IFFGD Cautions Recurrent Heartburn May Be a Symptom of GERD
Severe, Late-night or Recurrent Heartburn May be a Symptom of GERD Holiday Heartburn Opens Dialogue During GERD Awareness Week
For Immediate Release
Milwaukee, WI (November, 2002) - For many Americans, Thanksgiving images include turkey, stuffing, pumpkin pie and the inevitable heartburn that follows. In fact, an estimated 20 percent of Americans suffer from heartburn annually. But severe or repeated heartburn could be a sign of a more serious but commonly overlooked disorder - Gastroesophageal Reflux Disease, commonly known as GERD.
GERD affects more than 21 million Americans and occurs when there is an abnormal backflow or reflux of stomach acid into the esophagus because the muscle between the two does not close properly. This Thanksgiving week marks the fourth annual GERD Awareness Week, supported by the International Foundation for Functional Gastrointestinal Disorders (IFFGD).
"With proper medical attention, GERD is often a treatable and manageable disease," said IFFGD Founder and President Nancy Norton. "Our goal is to help people to distinguish between common heartburn and GERD and to point people with these symptoms to a physician's office for proper evaluation."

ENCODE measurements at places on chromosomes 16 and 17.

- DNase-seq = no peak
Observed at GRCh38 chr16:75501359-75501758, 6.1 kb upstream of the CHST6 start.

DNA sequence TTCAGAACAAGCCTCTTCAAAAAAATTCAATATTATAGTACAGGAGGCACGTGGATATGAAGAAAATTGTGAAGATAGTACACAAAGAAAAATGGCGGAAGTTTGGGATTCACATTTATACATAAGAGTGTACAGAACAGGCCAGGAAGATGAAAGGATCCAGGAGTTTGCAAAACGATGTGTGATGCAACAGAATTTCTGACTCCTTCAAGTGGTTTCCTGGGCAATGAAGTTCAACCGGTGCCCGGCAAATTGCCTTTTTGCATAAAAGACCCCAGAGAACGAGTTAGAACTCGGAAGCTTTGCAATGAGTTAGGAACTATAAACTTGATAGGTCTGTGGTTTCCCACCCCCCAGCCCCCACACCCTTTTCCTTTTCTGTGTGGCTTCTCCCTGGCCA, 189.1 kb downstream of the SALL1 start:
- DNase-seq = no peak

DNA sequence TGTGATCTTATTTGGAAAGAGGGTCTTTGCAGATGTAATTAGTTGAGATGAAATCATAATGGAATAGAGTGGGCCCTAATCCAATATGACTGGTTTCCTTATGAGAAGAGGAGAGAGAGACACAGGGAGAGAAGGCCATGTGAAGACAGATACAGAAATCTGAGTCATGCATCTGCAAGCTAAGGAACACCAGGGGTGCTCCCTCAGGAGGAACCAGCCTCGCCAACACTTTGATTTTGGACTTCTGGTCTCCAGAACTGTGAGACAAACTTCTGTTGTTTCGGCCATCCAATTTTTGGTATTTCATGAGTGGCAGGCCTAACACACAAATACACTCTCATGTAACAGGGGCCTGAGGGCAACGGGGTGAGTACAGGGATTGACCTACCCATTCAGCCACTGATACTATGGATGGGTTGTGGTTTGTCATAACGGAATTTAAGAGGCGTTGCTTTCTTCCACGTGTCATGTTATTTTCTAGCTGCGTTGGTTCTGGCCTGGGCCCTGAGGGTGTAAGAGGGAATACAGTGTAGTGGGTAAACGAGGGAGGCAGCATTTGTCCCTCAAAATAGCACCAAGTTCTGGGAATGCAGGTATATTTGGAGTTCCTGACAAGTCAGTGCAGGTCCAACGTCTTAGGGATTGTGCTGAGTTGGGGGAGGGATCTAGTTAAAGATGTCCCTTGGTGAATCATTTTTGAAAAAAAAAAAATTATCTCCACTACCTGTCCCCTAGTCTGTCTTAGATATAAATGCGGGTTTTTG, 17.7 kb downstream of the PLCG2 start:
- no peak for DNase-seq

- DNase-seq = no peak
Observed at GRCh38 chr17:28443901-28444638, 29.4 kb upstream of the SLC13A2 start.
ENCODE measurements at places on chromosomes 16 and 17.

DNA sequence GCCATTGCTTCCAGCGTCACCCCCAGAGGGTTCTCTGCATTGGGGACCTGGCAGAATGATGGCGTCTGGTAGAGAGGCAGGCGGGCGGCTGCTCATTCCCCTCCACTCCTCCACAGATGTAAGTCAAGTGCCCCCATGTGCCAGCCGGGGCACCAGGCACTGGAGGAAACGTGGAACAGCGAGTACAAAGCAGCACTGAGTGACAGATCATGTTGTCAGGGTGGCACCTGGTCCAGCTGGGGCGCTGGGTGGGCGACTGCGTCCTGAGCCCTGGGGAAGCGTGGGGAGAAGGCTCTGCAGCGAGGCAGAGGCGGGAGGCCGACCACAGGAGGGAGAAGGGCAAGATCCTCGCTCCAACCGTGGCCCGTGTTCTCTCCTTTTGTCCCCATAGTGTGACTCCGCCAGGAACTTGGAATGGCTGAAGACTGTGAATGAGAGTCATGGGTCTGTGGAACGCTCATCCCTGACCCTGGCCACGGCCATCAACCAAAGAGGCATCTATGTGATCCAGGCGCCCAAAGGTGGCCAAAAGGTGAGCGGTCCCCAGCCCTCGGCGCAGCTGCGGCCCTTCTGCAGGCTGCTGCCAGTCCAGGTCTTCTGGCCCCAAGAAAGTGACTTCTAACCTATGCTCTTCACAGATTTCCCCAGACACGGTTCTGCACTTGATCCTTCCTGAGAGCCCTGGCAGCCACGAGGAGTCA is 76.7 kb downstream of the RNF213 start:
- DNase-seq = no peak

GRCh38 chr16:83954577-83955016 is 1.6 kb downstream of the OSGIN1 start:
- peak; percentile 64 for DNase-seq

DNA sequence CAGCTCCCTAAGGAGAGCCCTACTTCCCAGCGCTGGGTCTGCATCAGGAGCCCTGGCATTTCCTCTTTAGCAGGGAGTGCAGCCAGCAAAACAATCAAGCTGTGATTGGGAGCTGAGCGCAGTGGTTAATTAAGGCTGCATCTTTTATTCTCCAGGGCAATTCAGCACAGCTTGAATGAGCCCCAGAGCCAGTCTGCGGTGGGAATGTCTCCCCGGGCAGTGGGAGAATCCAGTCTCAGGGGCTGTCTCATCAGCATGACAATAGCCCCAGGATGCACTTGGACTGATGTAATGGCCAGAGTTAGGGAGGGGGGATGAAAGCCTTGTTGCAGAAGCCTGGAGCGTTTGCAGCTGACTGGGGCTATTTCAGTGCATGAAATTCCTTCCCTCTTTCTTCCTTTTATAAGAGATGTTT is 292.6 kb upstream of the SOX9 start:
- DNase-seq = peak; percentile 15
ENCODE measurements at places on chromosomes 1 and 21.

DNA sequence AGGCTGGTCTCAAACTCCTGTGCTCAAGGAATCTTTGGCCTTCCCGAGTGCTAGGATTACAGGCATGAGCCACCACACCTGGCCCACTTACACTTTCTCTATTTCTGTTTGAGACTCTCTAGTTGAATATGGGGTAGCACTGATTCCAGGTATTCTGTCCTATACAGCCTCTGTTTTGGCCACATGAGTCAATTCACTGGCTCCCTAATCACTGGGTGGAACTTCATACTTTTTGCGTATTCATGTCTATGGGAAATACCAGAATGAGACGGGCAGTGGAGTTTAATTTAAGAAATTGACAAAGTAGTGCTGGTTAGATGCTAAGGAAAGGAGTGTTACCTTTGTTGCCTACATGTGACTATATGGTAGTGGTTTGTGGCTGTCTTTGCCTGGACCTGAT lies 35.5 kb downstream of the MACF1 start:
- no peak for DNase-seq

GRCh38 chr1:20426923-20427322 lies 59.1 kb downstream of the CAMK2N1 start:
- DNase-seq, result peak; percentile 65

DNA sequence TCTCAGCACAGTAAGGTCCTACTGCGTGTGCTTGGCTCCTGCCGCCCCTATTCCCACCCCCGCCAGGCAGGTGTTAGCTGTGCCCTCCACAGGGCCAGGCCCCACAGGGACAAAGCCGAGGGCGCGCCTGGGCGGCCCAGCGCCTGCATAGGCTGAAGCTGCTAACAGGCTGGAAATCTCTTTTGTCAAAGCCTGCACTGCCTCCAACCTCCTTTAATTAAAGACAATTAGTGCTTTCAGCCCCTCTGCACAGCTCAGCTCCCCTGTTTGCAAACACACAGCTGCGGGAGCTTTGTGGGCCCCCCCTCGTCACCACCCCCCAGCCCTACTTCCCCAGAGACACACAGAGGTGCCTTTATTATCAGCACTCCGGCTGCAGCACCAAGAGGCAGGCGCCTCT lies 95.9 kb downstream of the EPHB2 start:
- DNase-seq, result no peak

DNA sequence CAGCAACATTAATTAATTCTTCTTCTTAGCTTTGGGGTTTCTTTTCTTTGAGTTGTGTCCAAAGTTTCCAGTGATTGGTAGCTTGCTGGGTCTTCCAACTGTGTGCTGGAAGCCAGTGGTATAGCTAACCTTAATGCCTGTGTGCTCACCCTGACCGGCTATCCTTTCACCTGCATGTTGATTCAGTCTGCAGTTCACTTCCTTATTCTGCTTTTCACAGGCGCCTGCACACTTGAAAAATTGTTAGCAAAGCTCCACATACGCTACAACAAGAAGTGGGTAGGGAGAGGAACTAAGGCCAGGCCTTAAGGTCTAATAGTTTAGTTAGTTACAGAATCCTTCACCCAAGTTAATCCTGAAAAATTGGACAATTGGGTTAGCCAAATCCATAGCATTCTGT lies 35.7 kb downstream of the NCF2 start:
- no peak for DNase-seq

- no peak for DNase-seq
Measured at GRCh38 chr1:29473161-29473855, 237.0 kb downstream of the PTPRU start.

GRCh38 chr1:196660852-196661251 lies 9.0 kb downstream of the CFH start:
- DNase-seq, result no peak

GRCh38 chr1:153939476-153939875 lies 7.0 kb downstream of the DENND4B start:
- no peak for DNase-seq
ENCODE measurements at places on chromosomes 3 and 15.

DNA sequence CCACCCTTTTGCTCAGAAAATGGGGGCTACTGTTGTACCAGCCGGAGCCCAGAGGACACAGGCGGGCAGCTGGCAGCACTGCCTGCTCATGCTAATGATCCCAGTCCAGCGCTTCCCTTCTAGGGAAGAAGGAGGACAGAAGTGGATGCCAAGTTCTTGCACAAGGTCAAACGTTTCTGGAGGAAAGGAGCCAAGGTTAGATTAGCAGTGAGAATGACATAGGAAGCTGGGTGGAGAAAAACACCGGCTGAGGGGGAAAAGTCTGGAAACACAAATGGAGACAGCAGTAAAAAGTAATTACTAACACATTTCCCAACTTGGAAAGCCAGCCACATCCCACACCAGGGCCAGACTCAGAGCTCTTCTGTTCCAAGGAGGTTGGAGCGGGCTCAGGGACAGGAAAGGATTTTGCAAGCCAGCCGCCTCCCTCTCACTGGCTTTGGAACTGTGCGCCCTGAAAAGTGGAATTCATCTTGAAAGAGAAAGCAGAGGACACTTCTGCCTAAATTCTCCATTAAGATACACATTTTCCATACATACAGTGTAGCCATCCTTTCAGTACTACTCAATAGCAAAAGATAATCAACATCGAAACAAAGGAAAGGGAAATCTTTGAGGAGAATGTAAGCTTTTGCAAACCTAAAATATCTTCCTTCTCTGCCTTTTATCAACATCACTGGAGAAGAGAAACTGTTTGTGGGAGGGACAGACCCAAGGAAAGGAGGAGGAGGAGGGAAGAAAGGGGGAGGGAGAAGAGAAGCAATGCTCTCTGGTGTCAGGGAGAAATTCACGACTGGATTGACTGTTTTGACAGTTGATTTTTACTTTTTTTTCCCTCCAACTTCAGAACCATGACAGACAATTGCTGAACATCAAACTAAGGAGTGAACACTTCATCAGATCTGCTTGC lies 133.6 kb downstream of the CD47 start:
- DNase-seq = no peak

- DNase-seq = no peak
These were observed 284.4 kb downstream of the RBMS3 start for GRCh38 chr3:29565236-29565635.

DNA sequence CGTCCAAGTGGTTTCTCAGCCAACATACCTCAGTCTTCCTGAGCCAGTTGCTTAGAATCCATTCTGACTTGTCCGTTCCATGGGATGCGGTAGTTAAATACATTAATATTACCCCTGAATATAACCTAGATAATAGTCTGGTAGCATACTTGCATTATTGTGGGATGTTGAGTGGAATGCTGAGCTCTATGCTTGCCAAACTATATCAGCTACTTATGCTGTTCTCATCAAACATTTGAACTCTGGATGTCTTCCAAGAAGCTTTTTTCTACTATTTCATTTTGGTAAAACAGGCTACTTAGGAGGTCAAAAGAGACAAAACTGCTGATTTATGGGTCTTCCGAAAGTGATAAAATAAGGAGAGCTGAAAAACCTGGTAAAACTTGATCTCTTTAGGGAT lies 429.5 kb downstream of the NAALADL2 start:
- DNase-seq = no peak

Chronic heartburn is the most common symptom of GERD, driving many sufferers to use over-the-counter medications for temporary relief. Burning sensations in the back of the throat or mouth, especially after meals, can also be a sign of GERD.
IFFGD suggests medical evaluation for people who experience the following symptoms:
- Heartburn more than once a week
- Severe heartburn
- Heartburn that occurs predominantly in the evening or wakes a person from sleep
- Heartburn coupled with difficult or painful swallowing
- Sour or bitter-tasting fluid entering the mouth from the throat (regurgitation)
- Occasional fullness or discomfort in the upper abdomen and nausea
- Frequent belching or burping
- Symptoms that get worse after a person eats, bends over or lies down
Most GERD is easily manageable through lifestyle changes and prescription medications. However, if ignored or not treated properly, GERD can lead to serious complications.
"Two and a half million people go to the emergency room every year because they experience non-cardiac chest pain, and over half are diagnosed with GERD," Norton said. "It's vital to increase awareness of the condition and let people know that treatment is available."
IFFGD maintains a Heartburn Helpline (1-888-964-2001) for additional information on GERD. They also provide a complimentary 7-Day Diary to keep track of specific food items and circumstances related to episodes of heartburn.
IFFGD is a nonprofit education and research organization whose mission it is to inform, assist and support those affected by gastrointestinal disorders. With an international group of experts from multiple disciplines who serve on the organization's medical advisory board, the IFFGD is a resource for anyone seeking current information about gastrointestinal disorders for both adults and children. For more information, please visit www.iffgd.org.